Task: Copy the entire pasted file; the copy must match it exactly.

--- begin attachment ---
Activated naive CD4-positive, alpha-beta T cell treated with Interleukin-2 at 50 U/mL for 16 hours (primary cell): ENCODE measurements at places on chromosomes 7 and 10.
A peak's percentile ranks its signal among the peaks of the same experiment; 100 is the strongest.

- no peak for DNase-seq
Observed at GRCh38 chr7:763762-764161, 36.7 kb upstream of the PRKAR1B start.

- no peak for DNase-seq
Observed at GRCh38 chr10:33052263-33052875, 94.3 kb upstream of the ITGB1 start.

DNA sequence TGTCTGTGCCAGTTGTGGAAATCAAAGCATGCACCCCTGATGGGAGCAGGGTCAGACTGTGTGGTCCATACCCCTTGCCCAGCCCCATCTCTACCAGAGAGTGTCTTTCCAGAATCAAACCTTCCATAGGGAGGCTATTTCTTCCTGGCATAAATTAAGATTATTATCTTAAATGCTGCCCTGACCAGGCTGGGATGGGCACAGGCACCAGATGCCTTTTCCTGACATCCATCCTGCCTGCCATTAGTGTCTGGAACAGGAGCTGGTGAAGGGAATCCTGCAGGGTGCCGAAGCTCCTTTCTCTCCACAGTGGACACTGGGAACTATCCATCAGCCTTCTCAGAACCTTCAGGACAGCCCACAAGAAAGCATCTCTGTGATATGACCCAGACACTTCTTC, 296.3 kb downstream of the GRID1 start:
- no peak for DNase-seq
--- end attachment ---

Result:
Activated naive CD4-positive, alpha-beta T cell treated with Interleukin-2 at 50 U/mL for 16 hours (primary cell): ENCODE measurements at places on chromosomes 7 and 10.
A peak's percentile ranks its signal among the peaks of the same experiment; 100 is the strongest.

- no peak for DNase-seq
Observed at GRCh38 chr7:763762-764161, 36.7 kb upstream of the PRKAR1B start.

- no peak for DNase-seq
Observed at GRCh38 chr10:33052263-33052875, 94.3 kb upstream of the ITGB1 start.

DNA sequence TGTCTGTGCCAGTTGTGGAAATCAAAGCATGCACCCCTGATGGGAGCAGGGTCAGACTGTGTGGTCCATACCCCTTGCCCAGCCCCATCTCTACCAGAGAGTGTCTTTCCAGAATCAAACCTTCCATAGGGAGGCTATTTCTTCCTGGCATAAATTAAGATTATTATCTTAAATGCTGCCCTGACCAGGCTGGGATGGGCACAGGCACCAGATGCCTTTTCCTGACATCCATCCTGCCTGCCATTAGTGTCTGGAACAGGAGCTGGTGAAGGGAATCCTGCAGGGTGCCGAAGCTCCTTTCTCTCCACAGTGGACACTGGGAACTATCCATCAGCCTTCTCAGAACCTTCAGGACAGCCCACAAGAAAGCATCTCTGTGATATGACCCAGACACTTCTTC, 296.3 kb downstream of the GRID1 start:
- no peak for DNase-seq